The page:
Botanical Name: Juniperus spp.

Brief Description and Notes: Lovely evergreen and fragrant shrubs/trees, several species of which are native to our region. See notes below for edible and medicinal uses. The female seed cones are what we call the berries. Popular indicators you’ve found a juniper are these typically blue “berries” with a white waxy or powdery coating, cedar-like fragrance, and evergreen foliage that can often be prickly. In young Junipers it takes 2-3 years for berries to develop. They are most abundant in fall–they persist through winter but will probably get eaten up by the birds! 

Where To Look For It: Variable depending on species, but generally well-drained or even rocky soil, edges of woods, hillsides, pastures, hedge rows, meadows. Generally prefers full sun. 

Ornamental Value: Hedge row, winter interest, evergreen, aromatic

Ecological Value & Roles: Many birds and other wildlife love the berries especially in winter. Evergreen foliage can provide habitat. Can provide soil erosion management especially on steep sites.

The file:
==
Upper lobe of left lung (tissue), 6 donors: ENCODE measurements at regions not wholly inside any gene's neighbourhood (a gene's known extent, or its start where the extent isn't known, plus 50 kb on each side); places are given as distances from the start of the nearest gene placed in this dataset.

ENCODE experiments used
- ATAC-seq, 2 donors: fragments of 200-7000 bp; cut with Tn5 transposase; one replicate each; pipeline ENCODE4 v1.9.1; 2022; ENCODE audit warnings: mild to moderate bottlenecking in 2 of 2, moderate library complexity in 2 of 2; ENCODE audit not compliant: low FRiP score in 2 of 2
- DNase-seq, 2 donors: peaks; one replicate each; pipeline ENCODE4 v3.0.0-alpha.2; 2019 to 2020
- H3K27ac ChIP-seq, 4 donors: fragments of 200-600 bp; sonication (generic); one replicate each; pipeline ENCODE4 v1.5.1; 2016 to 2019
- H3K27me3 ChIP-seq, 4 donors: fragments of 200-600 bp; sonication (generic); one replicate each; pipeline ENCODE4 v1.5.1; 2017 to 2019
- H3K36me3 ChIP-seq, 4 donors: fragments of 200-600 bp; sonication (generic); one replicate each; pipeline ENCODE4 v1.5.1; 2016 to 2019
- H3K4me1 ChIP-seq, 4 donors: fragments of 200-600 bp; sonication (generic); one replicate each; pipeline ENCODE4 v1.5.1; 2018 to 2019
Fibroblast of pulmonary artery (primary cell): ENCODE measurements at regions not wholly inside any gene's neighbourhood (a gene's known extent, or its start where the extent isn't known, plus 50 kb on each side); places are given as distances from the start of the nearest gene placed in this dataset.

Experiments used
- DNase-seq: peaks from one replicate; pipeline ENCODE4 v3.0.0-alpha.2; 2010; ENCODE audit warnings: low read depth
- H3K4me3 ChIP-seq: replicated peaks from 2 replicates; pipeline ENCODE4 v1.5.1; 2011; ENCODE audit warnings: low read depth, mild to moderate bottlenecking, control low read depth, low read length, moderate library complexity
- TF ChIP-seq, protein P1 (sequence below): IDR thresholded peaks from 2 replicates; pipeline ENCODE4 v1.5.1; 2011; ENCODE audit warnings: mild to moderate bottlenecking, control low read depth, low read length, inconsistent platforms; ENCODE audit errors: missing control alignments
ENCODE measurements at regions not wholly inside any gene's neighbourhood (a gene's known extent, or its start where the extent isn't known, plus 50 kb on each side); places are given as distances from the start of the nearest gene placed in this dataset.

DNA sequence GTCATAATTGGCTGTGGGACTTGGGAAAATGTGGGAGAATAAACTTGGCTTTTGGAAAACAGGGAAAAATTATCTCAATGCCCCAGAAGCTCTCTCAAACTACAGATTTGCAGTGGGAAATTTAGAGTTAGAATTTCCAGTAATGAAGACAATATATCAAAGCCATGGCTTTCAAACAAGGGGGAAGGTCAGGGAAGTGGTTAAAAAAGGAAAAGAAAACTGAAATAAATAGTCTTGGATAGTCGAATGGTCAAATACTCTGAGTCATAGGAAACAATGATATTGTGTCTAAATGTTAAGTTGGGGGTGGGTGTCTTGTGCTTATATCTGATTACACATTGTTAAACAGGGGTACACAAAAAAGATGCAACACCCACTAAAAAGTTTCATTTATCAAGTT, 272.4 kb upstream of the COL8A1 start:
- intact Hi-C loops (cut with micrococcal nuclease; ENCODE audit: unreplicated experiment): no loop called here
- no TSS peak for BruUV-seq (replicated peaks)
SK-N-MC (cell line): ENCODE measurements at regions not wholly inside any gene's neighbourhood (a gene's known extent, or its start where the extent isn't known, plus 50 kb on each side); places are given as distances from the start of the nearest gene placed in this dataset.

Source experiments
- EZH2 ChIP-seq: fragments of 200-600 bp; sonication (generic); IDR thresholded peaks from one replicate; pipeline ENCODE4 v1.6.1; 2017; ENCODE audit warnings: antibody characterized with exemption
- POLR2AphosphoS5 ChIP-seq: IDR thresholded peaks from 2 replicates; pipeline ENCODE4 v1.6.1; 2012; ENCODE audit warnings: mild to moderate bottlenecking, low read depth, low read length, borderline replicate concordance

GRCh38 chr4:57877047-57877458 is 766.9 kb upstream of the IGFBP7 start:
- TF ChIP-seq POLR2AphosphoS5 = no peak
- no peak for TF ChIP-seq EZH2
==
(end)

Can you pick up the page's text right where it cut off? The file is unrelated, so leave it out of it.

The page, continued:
Edibility and Other Human Use: Berries of certain Junipers, such as virginiana and communis, are edible, but moreso in the realm of flavoring or small-dose medicinals than as substantial food. Well-known for making gin as well as for flavoring meats, ferments, sauces, etc. Pruned branches can also be used for making crafts like wreaths, but be careful–some species can really poke you! The wood can be used for many carpentry projects. Sometimes virginiana is grown as a Christmas tree. 


Texas Natural Resources Server

Morton Arboretum: Common Juniper

Lady Bird Johnson Wildflower Center

Eat the Weeds